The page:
I was sitting at home this past Saturday morning, thinking of several ways to spend the day. I needed to do some things: a grocery run, dry cleaners, write, lay by the pool and soak up some rays, catch up on correspondence. But, rather than making the day about me, I decided instead to drive across town and visit someone who I’ve known my entire life. A man whose approaching ninety five years old, one of my dad’s best friends, a gentleman who showed interest in me ever since I was able to walk, a guy whose given far more to the world than it’s given him, a person who sold a beautiful home to live inside an elderly center and take care of his wife of over seventy years; a real man’s man, the last of a dying breed.
I could’ve sent him an e-mail, or phoned and talked for a while. But, I knew a face-to-face would go much further in expressing my feelings because he’s a man of simple thought, who doesn’t care about money at this stage of life, who values flesh-and-blood interaction over all the texts and e-mails in the world. Sure, because of his age, he’s not exactly of the technology generation, but he represents the way human interaction used to be, and how it still should be among those we truly care about.
When I walked inside his residence, his eyes lit up. He was really happy to see me. Not just because of who I was, but also because of the obvious connection to my father. We talked, laughed (he has a legendary sense of humor); he told me the same stories as last time. We reminisced about my childhood, his years of working with my dad, his kids and great-grandkids, his wife, and whatever else came to mind. It was a pleasant experience for both. But, here’s the thing, I gave him my time and effort, and giving these to someone can be more valuable than the priciest diamonds or shiniest bars of gold. I knew he appreciated what I did, and for him, exchanging it for any type of electronic communication or material possession wouldn’t have had near the same value.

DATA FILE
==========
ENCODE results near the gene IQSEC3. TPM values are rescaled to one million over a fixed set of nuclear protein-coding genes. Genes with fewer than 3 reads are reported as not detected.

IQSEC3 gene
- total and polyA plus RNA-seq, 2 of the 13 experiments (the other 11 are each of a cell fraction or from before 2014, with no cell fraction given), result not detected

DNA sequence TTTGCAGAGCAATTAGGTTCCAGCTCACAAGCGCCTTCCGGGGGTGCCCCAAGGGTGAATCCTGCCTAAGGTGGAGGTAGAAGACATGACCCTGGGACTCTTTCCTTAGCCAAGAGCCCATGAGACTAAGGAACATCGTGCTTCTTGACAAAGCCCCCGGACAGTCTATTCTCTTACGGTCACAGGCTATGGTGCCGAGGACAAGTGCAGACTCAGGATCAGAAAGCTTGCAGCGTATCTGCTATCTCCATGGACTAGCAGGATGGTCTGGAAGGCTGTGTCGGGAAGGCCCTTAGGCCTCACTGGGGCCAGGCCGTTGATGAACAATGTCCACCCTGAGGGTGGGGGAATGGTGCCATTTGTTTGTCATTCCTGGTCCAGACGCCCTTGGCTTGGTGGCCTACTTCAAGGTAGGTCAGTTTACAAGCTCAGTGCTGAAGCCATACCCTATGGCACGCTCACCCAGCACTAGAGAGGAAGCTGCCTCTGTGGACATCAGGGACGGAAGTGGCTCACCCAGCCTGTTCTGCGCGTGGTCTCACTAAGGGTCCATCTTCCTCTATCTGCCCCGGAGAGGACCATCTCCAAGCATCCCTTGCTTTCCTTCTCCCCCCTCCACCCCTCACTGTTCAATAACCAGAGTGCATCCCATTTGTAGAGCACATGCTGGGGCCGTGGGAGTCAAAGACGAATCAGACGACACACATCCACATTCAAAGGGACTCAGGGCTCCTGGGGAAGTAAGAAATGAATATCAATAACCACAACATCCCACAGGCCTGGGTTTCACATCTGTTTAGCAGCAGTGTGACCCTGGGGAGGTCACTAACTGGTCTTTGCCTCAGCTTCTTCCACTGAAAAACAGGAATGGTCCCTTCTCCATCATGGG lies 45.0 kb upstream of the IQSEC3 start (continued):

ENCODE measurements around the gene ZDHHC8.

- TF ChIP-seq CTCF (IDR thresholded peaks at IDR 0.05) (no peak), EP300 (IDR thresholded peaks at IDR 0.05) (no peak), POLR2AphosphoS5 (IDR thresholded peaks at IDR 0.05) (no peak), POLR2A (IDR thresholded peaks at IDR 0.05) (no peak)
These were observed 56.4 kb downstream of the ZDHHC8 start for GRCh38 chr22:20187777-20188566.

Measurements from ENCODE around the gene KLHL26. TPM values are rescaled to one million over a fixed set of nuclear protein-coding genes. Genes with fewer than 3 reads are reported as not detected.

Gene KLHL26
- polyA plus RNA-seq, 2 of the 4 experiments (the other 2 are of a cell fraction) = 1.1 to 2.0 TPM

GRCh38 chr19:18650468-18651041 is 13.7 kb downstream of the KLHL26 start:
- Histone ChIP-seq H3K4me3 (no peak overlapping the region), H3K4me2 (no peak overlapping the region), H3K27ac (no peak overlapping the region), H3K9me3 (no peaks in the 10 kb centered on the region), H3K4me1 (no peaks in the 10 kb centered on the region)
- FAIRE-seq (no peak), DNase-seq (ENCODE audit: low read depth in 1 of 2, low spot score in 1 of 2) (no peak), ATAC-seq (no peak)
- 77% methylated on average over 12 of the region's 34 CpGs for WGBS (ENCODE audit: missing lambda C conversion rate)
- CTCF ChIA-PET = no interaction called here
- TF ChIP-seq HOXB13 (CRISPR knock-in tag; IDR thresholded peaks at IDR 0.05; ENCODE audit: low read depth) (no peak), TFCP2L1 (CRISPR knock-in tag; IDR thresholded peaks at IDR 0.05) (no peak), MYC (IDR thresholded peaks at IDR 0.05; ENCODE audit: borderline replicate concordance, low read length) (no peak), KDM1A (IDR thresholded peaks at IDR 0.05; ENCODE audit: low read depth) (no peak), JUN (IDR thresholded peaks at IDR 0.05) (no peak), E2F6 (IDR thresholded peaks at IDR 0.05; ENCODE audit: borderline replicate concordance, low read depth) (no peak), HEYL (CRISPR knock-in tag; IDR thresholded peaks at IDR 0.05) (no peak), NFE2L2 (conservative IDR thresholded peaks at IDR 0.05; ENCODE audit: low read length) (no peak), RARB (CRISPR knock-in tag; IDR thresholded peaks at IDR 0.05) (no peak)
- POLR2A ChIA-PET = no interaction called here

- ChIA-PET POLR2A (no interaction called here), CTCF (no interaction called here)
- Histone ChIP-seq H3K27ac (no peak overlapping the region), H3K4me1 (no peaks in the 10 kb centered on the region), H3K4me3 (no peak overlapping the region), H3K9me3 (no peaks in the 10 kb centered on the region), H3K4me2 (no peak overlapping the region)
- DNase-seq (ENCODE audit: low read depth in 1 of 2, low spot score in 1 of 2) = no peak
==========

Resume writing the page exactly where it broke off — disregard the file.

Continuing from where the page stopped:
We’re all busy; the era we’re living in now keeps even the laziest couch potato on their toes just trying to keep up. But, here’s the thing, when you think of those closest to you: those residing in your inner sanctum, your best and oldest friends, parents, grandparents, mate and any others you truly care about; wouldn’t you believe real interaction between you would go much further? Cause a better experience, than say, merely sending a text or e-mail?
Our society is becoming very passive when it comes to human interaction, especially among our youth. Smart phones and computers have literally taken over how we communicate. But, I’m somewhat of the old way-of-thought. I appreciate, and get far more pleasure out of actually sitting down with those I enjoy. Now, don’t get my wrong, I love technology and how it’s enhanced our lives. It’s priceless in business and convenience of use and I use it constantly. But, there comes a time when putting it down and going back to the basics is so rewarding. It pulls us out of the techno world and returns you into the sights, smells, and emotions of real life. And when we all leave this world someday, the actual interaction we share with others will remain in our memories forever, not the words among thousands we’ve shared inside a computers screen, those are quickly forgotten.
I hope as time goes by and technology goes even further, we don’t loose the joy of holding another’s hand, or that gleam in someone’s eyes when we say, “Its great seeing you, I love you, or let’s do this again soon.” That we don’t get to the point of flinching when actual contact is required, it’s looked upon as an unnecessary evil, or an experience we no longer desire or crave.
I hear it all the time how organizations are continually seeking out ways of doing business with the least amount of interactive effort. Just walk inside a bank or large retail store and ask for assistance. More than likely, you’ll be diverted to the self-service aisle, ATM, or other form of computerized robot. I know, it’s all about making the money, but for my dollar, I’d much rather have a friendly smile.
My time with my father’s friend was enjoyable, memorable, and something I’ll always have when his time on earth has passed. And I made it happen without the slightest help from a touch screen, keypad, or satellite above. It made me feel great knowing I made his day. And I’ll never regret doing the same with others.
Give your real time to someone you enjoy, the experiences will last a lifetime.
To read more of Randy Mitchell's writing, visit his website @ www.theinspirationalwriter.com
Read an excerpt of his military romance novel, SONS IN THE CLOUDS on Amazon.
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